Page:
“All I ever wanted was you and a sweet little house.”
The line, from a stand-out production of “Little Shop of Horrors”, heading into its final weekend at the North Fork Community Theatre in Mattituck, may well encapsulate all the dreams and yearning, hope and promise that sends one young man, wishing fervently for his own happily ever after, down a dark path marked by danger.
The show, written by Howard Ashman and Alan Menken, tells the well-loved story of “meek” floral assistant Seymour Krelborn, who “stumbles across a new breed of plant he names Audrey II, after his co-worker crush,” according to a description of the show by the NFCT.
“This foul-mouthed, R&B-singing carnivore promises unending fame and fortune to the down-and-out Seymour as long as he keeps feeding it what it wants. Over time, though, Seymour discovers Audrey II’s out-of-this-world origins and true intent and sets out to put things right.”
A favorite amongst theatergoers, “Little Shop” is reborn at the NFCT in a performance that draws the audience in with heartfelt emotion and laugh-out-loud humor.
According to director Mary Motto Kalich, who displays her topnotch skills in this production, “Little Shop” is often described as a “sci-fi” musical, “which may conjure up ideas of robots, and space travel…”
A self-professed science fiction fan, Kalich says the magic she finds within the genre lies in the “vibrant stories about real people. And their relationships with each other and the world. The fantastical background that the stories are set in allow the basic human elements like love, community, sadness and hope to shine through.”
“Little Shop,” she added, is a perfect example. “As you sit back and laugh and enjoy watching a man-eating plant devour your fellow humans, take a look at how real the needs and wants and hopes of our ‘Little Shop’ characters are. They, like us, want more out of life; they desperately want to be loved, and sometimes they make one choice, that leads to another, and before you know it. . . . ”
The spectacular talents of the stellar cast lend sparkle to the show’s rich book and score. Mike Hipp as Seymour is an earnest, hardworking young man who’s searched his whole life for the nurturing of parents he’s never known, and who has fallen hopelessly in love with his Audrey, played in a start turn by Rebecca Edana.
Rick Peters imbues his Mushnik — the shop owner dazzled by dollar signs who sees the ever-growing “Audrey II” as a means to the elusive success he’s been chasing for decades in his struggling flower shop — with gruff heart. His money-grubbing exterior belies his tender-hearted concern for an abused Audrey.
When the tiny green plant continues to grow. . .and grow. . and grow, Mushnik orders Seymour to do whatever he can to keep the plant flourishing and money pouring in, as reporters, international media, and a sea of customers descend on Skid Row for their taste of the spotlight.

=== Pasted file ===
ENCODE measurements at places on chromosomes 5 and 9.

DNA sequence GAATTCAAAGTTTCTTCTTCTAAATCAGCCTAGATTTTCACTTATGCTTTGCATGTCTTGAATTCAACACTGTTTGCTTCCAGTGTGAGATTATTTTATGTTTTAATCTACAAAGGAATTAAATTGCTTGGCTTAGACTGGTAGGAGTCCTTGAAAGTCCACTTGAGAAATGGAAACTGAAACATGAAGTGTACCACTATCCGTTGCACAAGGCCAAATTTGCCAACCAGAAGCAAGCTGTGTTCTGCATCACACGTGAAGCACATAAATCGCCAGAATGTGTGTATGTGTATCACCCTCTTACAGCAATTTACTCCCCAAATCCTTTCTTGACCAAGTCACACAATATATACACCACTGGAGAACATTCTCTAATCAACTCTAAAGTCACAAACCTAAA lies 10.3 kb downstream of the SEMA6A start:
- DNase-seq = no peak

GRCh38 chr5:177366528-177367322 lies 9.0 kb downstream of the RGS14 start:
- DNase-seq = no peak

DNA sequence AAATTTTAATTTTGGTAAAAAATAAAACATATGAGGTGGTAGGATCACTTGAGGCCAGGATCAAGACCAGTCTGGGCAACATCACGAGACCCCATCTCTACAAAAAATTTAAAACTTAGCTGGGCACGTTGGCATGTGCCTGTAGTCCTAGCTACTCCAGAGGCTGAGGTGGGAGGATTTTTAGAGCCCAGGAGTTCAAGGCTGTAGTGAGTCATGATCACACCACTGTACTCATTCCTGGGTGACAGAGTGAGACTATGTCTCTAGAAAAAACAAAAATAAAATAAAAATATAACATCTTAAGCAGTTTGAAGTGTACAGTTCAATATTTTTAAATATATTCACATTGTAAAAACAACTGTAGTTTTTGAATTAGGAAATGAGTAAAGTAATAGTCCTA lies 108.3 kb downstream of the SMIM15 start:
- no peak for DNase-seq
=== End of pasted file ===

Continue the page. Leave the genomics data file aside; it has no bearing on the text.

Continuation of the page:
What he doesn’t know is that Audrey II needs to feed. On human blood. And the tendrils of her grasping need leave no one untouched by the hilarious horror.
It must be said that Audrey II could easily be deemed the star of this production. Puppeteer Cait Jacobs and Christoper Fretto as the plant’s deep, demanding, devouring voice, work together in seamless harmony to create a character that has audiences simultaneously roaring with laughter and shrinking in their seats as the evil plant handily consumes the cast.
The show marks the return to the stage of Kelli Baumann, well known for her theatrical efforts as an educator at Southold High School, who lends her soaring voice to the proverbial table.
Musical director Dee Laveglia brings the familiar score to vibrant life, with heart-stopping moments including Edana’s “Somewhere That’s Green,” and Raven Janoski, as Chiffon, Kelsey Cheslock, as Crystal, and Baumann, as Ronette, raising the roof with their rendition of “Little Shop of Horrors” and “Da-Doo.” “Suddenly Seymour” leaves no eyes dry in the house.
Special props go to Matthew O’Connor, whose vile, girlfriend-beating, sadistic dentist is somehow uproariously funny due to the vast array of inherent talents in his wheelhouse. It’s impossible to resist his demoniacal laugh, and the audience feels his absence when he meets his untimely demise.
The cast, which also includes Matt Eager and John Lovett, works together in tight harmony; the level of talent on the stage is second to none in this top-of-the-line production.
Produced by Liz Liszanckie and choreographed by Kim Shafer, with a colorful and engaging set designed by Bob Kaplan and Michele Messinger, lighting design by David Scheer and costume design by Dee Andes, the show is another gem in NFCT’s considerable chest of treasures.
This weekend is the last; don’t miss the chance to see a Broadway-caliber production, close to home.
Performances will be held at 8 p.m. on November 12, 13 and 14, and at 2:30 p.m. on November 15.
Tickets cost $20, with student rush tickets, $15, offered 10 minutes before curtain time, if available. Call 631-298-NFCT for a ticket or a full-season subscription. To order tickets online, click here.
The North Fork Community Theatre is located at 12700 Sound Avenue in Mattituck.